Thursday, October 7, 2010

Adventures vs. Sessions

A lot of my trips are sessions.  Every ride at SMBA, every trip to Gore, every hike up Cascade is something I've done before, and I'm doing again.  Sure, I might do some interesting new stuff when I get to the mountain (ski a new line, try a new trail, etc.), but the general routine is the same - get up at the familiar time, make the familiar drive, get on the familiar lift.  I call them sessions because it's kind of like when someone in the terrain park is sessioning a kicker (or a rail, or whatever).  Basically, he's doing the same thing over and over again, practicing, dialing in new stuff, and getting better.  Certain attempts are extremely sick (or even epic), but it doesn't change the fact that he's just going up and down a familiar feature.

Because most of my trips are sessions, my trip reports will all be pretty similar.  I generally like to hit the same trails, with a similar group of people, and do similar things afterwords (i.e. drinking heavily).  That's not to say it's not absolutely fun (because it is), but it doesn't lend itself well to the blog format.  There's only so many times I can post a video of skiing on Rumor (or mountain biking Bee at SMBA, etc.) without it getting boring.

With that in mind, I resolve to have more adventures this year. Times when I don't get up and drive to the same mountain.  Times when I might camp overnight, or see a line from a backwoods road and attempt to ski it, or do a new activity that I don't normally do (snowshoeing? ice climbing?).  Besides, adventures are more fun to read about - even when they happen on your home mountain.

And speaking of adventures, the new Powder Magazine apparently has some photos from an adventure that was ummm . . . less than fully legal:

Inside the magazine, you'll find a two-page photo (by a photographer who's used a penname and an unnamed skier) and a story written by Peter Kray on skiing in Bryce Canyon National Park, a feat that's rare for two reasons: One, it rarely snows enough in southern Utah for the skiing to be any good and two, it's actually against the law to downhill ski or snowboard off the rim in Bryce Canyon National Park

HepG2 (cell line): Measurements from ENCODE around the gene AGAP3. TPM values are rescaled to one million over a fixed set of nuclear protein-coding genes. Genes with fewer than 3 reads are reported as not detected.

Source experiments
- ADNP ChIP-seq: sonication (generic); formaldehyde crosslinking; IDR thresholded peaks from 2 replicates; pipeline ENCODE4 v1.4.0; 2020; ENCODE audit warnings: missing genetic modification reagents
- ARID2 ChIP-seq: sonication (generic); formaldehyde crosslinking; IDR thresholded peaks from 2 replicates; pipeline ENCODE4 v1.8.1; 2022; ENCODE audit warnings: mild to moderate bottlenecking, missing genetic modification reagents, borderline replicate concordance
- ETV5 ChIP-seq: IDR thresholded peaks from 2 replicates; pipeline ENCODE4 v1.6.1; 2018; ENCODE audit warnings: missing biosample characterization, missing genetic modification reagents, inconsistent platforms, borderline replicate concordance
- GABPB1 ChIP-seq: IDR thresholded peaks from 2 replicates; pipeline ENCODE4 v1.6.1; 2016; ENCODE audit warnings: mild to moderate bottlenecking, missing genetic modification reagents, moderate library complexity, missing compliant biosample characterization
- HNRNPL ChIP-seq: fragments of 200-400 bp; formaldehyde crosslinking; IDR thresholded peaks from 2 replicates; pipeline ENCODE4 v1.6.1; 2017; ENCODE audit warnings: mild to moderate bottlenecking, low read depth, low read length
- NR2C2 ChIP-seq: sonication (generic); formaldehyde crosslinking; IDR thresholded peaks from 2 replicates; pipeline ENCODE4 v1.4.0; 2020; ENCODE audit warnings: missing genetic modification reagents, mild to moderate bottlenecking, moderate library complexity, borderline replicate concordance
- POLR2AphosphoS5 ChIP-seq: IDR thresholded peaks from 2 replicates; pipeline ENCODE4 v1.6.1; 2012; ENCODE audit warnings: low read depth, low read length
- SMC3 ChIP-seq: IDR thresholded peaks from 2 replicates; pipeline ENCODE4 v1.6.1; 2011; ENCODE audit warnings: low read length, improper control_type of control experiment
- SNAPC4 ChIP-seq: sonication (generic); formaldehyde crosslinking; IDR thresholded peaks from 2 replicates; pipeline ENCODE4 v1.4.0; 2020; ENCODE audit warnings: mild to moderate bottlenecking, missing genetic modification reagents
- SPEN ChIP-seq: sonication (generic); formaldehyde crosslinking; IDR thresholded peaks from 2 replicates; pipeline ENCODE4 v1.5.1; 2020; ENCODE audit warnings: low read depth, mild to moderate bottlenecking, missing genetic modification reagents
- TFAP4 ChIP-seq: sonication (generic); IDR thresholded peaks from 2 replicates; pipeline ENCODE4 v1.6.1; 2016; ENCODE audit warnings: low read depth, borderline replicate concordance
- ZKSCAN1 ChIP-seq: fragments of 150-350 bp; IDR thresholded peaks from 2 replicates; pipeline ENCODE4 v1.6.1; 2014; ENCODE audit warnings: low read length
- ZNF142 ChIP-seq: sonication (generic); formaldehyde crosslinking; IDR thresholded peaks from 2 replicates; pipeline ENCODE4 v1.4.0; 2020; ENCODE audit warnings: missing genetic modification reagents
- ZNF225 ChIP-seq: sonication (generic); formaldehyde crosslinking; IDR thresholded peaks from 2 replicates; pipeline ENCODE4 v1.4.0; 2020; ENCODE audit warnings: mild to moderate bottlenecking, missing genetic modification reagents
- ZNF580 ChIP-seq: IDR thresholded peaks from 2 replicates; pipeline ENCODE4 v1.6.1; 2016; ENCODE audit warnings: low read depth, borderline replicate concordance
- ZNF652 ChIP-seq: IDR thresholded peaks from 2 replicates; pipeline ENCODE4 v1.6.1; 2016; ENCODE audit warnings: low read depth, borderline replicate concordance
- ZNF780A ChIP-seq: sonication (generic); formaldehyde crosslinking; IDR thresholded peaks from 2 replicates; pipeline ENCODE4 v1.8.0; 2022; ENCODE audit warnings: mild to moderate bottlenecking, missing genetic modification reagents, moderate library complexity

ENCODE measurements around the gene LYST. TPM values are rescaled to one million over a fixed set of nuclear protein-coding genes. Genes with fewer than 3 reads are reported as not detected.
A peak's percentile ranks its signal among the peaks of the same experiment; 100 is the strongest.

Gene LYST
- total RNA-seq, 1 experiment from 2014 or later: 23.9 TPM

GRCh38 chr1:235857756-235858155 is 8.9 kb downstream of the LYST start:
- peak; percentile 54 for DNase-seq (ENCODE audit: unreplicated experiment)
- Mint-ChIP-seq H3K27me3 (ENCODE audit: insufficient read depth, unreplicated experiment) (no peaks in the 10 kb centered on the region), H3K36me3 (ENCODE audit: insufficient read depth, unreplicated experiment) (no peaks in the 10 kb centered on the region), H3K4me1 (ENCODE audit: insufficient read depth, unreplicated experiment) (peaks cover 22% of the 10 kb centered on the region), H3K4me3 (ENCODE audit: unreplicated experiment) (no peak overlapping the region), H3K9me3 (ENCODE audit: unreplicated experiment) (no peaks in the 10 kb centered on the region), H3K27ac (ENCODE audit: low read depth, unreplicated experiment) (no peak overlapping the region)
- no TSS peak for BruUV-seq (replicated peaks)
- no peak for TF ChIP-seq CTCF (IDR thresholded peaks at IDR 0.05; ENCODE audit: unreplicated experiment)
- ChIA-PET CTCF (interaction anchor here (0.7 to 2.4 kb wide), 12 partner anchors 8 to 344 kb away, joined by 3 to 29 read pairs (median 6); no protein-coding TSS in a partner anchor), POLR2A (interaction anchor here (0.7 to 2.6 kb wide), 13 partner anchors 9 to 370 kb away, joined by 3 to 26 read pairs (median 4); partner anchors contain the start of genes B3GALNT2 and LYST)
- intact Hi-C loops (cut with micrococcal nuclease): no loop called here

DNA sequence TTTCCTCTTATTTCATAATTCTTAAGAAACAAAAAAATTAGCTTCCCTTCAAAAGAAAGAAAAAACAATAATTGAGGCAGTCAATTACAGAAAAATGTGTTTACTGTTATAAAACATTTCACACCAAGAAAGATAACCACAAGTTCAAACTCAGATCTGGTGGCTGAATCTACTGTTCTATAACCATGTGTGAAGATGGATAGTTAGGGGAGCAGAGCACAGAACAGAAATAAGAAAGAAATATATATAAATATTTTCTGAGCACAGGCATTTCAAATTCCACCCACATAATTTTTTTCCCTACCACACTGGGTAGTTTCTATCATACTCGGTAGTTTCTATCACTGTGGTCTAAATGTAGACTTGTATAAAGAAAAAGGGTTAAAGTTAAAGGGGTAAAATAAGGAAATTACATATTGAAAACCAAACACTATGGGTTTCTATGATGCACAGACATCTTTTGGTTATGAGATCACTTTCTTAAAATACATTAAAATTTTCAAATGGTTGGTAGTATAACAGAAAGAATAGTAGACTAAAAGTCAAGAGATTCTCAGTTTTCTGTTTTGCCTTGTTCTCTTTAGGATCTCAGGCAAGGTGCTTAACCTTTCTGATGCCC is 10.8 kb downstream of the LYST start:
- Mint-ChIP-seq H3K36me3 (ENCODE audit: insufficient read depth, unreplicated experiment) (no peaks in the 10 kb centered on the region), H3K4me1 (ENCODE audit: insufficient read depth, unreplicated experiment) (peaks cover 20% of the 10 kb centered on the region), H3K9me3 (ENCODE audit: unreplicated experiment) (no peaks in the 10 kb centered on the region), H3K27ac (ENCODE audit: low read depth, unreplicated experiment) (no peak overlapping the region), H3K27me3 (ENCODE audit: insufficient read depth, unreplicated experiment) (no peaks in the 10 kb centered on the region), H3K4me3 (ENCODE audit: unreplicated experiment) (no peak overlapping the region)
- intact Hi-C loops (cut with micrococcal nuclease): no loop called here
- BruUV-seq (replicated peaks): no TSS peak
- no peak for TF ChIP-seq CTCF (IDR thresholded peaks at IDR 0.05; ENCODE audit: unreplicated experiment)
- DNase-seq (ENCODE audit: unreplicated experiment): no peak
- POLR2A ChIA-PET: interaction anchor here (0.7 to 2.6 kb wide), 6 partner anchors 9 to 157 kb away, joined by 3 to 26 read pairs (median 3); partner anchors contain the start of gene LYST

Ha.  I find it a little silly that this particular national park does not allow skiing (the official reason is "Our cliffs are very steep here"), so I can kind of see the appeal of an adventure that skirts the law, especially with photos like the one on the cover:

The best part of the article seems to be the bit about some skiers who got nabbed:

Kray's story talks about how a photographer and some skiers got approached by a ranger in Bryce Canyon. "They did get caught, but they didn't get a ticket," Powder editor Derek Taylor told ESPN. "They apparently told the ranger that they didn't see any signage indicating they couldn't ski there."

Excellent.  The old "I didn't see any sign" defense (sorry officer, I didn't see any sign that said I couldn't BASE jump off the Statue of Liberty, so I just assumed it'd be okay).  This, of course, is second only to Dave Chappelle's "I didn't know I couldn't do that" Defense.  But regardless of how you get out of the mess you've gotten yourself into, at least you'll have a good story to tell.

And really, isn't that the whole point of an adventure?

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